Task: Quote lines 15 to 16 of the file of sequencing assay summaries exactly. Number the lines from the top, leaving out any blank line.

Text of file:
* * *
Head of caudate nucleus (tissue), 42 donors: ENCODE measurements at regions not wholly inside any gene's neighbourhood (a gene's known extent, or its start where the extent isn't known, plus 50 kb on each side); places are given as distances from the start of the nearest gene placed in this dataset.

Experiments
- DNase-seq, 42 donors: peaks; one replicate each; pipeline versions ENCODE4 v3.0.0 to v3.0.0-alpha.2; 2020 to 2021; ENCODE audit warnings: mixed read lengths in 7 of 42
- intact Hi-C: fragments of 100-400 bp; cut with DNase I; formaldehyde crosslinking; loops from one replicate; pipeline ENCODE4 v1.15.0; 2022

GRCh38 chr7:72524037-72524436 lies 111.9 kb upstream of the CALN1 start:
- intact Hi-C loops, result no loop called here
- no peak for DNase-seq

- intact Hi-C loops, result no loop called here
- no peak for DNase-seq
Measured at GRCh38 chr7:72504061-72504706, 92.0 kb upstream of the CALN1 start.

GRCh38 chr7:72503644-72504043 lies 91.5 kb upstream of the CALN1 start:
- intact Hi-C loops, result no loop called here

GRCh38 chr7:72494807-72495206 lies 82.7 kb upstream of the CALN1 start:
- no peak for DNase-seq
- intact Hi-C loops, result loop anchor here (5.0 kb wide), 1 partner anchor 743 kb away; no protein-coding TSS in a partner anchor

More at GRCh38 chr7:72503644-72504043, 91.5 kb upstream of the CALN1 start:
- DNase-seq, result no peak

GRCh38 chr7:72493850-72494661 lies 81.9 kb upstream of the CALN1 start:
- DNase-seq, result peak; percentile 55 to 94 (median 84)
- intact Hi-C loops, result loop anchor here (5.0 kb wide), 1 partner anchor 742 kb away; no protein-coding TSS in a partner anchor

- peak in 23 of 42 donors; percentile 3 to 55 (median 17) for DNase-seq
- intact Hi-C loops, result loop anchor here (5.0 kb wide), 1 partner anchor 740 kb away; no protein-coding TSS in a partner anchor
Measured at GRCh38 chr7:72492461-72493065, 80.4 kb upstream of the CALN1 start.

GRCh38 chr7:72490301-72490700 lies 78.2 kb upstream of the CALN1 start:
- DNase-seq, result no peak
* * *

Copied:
- intact Hi-C loops, result loop anchor here (5.0 kb wide), 1 partner anchor 743 kb away; no protein-coding TSS in a partner anchor

More at GRCh38 chr7:72503644-72504043, 91.5 kb upstream of the CALN1 start: